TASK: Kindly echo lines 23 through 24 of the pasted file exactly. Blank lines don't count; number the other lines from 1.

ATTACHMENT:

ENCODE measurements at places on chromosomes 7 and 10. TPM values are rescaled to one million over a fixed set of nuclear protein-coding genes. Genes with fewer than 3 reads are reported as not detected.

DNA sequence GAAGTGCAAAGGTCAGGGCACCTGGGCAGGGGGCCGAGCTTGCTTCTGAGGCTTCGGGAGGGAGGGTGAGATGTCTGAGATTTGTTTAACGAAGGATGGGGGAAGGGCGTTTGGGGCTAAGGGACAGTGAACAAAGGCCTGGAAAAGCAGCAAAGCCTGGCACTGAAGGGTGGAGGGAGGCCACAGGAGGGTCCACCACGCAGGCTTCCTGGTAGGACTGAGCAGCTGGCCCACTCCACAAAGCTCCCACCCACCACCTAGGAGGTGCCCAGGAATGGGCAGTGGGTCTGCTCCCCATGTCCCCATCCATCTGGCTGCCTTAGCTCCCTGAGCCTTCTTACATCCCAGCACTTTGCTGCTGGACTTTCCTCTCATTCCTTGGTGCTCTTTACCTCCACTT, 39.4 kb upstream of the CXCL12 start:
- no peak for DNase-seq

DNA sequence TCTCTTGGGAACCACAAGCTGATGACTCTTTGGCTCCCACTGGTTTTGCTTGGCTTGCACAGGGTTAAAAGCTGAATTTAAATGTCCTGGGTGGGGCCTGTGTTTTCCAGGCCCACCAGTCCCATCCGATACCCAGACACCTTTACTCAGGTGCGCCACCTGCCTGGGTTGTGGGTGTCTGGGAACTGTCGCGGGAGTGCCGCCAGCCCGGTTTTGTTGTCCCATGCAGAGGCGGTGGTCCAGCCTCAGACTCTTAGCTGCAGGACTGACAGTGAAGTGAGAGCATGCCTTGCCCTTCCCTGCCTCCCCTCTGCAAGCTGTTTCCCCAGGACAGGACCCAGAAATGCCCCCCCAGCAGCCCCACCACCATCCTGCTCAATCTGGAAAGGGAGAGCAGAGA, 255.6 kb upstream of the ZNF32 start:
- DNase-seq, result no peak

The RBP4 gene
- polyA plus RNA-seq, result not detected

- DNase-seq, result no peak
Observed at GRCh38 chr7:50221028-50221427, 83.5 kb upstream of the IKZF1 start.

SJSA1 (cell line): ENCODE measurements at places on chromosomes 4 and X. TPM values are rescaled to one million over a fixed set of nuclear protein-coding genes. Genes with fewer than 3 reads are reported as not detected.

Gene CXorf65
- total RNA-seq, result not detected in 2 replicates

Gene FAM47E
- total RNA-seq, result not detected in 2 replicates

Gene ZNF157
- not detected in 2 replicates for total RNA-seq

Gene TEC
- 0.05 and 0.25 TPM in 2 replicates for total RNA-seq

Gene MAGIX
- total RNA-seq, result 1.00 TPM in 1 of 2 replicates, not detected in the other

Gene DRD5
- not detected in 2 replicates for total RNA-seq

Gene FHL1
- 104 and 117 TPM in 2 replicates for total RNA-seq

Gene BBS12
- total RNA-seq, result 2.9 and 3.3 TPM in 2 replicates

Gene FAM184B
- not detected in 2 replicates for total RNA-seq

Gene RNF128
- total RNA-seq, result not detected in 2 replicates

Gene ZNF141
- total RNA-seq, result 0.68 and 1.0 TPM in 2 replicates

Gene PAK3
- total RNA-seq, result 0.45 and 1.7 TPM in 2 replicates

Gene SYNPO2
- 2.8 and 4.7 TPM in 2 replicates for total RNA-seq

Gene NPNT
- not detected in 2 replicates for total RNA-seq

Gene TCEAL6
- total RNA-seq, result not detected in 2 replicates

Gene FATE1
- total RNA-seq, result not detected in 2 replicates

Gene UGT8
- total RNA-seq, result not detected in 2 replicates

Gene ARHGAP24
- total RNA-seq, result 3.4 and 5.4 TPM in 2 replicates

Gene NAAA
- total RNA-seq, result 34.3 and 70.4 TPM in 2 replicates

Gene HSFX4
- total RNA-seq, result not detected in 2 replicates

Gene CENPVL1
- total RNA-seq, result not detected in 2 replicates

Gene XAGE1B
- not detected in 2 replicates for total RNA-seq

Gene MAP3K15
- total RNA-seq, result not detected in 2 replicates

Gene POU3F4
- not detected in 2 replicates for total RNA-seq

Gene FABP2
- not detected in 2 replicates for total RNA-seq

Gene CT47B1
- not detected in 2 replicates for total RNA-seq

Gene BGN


Gene FHL1
- 104 and 117 TPM in 2 replicates for total RNA-seq